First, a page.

Skip to content
    Font Size

    New RA Drugs Show Promise

    Pipeline Is Packed With New Rheumatoid Arthritis Treatments

    New Rheumatoid Arthritis Drugs continued...

    Denosumab. This drug works differently than TNF-blockers. Denosumab targets a protein involved in the destruction of joints known as RANK ligand. But it doesn’t have any effect on the symptoms of RA.

    “It is just affecting RANK ligand, and RANK ligand is involved in the bony erosions, not the overall process that leads to signs and symptoms,” explains Desiree van der Heijde, MD, a rheumatologist at the Leiden University Medical Center in the Netherlands.

    Ofatamumab (HuMax-CD20). Another new agent, ofatamumab, targets B-cells, which are cells of the immune system that are believed to play a role in causing inflammation in rheumatoid arthritis. This drug binds to the surface of B-cells, effectively killing them off.

    New research presented here shows that people with RA who received the drug did better than those who received a placebo or dummy pill. People with RA who were also taking methotrexate in combination with ofatamumab responded better than those taking the ofatamumab alone, says researcher Mikkel Ostergaard, MD, of Copenhagen University Hospital in Denmark.

    Tocilizumab. This drug blocks another inflammatory chemical known as interleukin-6 (IL-6). New research presented here showed that it significantly reduces inflammation in RA within about two weeks' time. When given at the highest dose used in the study, it normalized levels of C-reactive protein, which is an indicator of inflammation in the body.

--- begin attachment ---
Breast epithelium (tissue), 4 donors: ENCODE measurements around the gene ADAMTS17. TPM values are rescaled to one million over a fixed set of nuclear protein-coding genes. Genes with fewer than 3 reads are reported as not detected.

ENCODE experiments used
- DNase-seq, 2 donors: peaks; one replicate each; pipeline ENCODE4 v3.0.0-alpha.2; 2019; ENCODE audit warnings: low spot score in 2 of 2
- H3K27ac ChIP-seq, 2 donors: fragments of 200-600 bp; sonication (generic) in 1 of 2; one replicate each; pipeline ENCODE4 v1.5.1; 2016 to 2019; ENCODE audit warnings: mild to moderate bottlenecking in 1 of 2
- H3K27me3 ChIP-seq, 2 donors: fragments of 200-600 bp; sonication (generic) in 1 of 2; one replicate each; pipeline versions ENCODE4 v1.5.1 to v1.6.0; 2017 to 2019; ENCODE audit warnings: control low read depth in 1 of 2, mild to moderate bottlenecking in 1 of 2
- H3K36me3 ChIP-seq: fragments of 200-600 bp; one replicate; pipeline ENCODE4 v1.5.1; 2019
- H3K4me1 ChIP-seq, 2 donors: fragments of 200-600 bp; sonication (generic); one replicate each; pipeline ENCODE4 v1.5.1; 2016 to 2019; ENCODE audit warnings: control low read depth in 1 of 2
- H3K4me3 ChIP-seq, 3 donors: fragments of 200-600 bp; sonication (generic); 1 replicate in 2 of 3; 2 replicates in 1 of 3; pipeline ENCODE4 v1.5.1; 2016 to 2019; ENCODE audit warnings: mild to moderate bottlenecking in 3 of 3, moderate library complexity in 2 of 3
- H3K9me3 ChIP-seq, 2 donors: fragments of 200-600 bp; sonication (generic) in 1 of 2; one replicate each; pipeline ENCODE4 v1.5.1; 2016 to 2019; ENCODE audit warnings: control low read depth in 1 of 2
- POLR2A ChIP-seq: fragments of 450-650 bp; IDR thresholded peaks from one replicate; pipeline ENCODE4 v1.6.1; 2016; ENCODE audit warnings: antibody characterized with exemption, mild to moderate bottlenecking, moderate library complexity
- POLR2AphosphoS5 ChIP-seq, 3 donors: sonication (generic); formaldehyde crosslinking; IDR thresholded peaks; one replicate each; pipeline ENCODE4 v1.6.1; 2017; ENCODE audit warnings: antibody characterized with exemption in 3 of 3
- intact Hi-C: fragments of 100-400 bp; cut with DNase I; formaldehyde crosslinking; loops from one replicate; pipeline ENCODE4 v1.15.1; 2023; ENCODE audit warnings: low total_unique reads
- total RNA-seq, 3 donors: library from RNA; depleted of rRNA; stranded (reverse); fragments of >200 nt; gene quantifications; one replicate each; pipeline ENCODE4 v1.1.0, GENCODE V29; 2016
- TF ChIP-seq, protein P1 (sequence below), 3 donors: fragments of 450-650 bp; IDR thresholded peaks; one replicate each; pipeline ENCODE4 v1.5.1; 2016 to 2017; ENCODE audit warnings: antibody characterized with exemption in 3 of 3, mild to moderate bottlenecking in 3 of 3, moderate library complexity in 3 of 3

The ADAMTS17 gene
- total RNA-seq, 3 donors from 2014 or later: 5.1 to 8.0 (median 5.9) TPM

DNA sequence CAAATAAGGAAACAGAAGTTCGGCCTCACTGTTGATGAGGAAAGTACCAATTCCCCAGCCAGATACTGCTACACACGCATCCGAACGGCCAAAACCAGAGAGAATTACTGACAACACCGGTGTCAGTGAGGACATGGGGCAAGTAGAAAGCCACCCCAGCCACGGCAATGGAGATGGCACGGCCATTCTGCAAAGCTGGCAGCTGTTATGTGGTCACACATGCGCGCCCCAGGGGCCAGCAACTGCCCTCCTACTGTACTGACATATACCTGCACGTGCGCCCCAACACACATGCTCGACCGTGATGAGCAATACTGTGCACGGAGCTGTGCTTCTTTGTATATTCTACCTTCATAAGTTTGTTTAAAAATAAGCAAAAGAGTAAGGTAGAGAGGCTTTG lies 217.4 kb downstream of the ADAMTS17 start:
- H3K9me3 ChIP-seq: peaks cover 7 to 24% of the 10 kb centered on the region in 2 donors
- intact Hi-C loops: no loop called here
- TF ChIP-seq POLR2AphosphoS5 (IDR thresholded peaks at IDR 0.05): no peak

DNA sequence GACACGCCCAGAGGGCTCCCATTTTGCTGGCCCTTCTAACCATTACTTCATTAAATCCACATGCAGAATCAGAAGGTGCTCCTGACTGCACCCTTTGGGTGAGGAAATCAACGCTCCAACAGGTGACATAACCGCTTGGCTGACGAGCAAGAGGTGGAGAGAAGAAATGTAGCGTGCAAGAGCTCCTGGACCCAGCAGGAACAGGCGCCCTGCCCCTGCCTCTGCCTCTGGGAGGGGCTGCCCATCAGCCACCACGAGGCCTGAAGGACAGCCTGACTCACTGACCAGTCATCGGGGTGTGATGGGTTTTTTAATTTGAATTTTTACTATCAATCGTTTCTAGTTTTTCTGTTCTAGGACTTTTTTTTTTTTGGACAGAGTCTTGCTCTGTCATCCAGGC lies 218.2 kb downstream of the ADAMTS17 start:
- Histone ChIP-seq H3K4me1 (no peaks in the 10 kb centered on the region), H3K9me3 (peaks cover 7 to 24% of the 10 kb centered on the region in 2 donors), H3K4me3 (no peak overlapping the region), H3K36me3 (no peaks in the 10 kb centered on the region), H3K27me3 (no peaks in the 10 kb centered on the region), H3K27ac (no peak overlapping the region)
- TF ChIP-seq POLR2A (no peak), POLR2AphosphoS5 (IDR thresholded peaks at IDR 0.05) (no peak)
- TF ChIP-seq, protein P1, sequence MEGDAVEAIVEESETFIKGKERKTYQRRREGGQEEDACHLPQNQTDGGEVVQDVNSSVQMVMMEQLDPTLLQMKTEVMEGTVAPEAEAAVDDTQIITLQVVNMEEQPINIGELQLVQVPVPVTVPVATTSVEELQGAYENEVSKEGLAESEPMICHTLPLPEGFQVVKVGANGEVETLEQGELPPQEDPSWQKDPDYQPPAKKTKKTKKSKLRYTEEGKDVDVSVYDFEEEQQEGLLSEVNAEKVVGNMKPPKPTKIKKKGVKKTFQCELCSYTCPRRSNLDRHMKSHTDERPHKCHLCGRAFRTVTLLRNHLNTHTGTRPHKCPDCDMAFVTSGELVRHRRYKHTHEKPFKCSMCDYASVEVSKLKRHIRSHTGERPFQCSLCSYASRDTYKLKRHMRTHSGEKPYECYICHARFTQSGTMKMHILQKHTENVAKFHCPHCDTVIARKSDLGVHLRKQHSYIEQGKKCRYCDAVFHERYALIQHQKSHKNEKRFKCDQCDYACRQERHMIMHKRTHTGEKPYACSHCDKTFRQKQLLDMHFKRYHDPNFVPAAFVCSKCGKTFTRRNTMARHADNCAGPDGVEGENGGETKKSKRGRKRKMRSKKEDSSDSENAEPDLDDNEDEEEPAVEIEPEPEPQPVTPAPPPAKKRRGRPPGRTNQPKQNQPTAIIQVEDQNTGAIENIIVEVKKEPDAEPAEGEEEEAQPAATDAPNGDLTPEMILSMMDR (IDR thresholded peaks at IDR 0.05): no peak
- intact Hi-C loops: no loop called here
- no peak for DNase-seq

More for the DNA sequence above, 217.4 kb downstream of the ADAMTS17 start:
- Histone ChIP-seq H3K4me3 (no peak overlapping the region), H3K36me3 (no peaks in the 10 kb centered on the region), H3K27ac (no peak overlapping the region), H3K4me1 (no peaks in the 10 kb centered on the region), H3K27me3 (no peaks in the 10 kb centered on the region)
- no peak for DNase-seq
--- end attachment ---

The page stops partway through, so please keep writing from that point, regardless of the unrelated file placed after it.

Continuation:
There were some side effects, however, including infections and an increase in levels of blood cholesterol and liver enzymes, reports Josef Smolen, MD, a rheumatologist at the Medical University of Vienna in Austria.

    But “there was a rapid and significant improvement in the signs and symptoms of RA,” he says.

    1 | 2

    Today on WebMD

    rubbing hands
    Avoid these 6 common mistakes.
    mature couple exercising
    Decrease pain, increase energy.
    mature woman threading needle
    How much do you know?
    Swelling, fatigue, pain, and more.
    Lucille Ball
    Hand bones X-ray
    prescription pills
    Woman massaging her neck
    woman roasting vegetables in oven
    Woman rubbing shoulder
    doctor and patient hand examination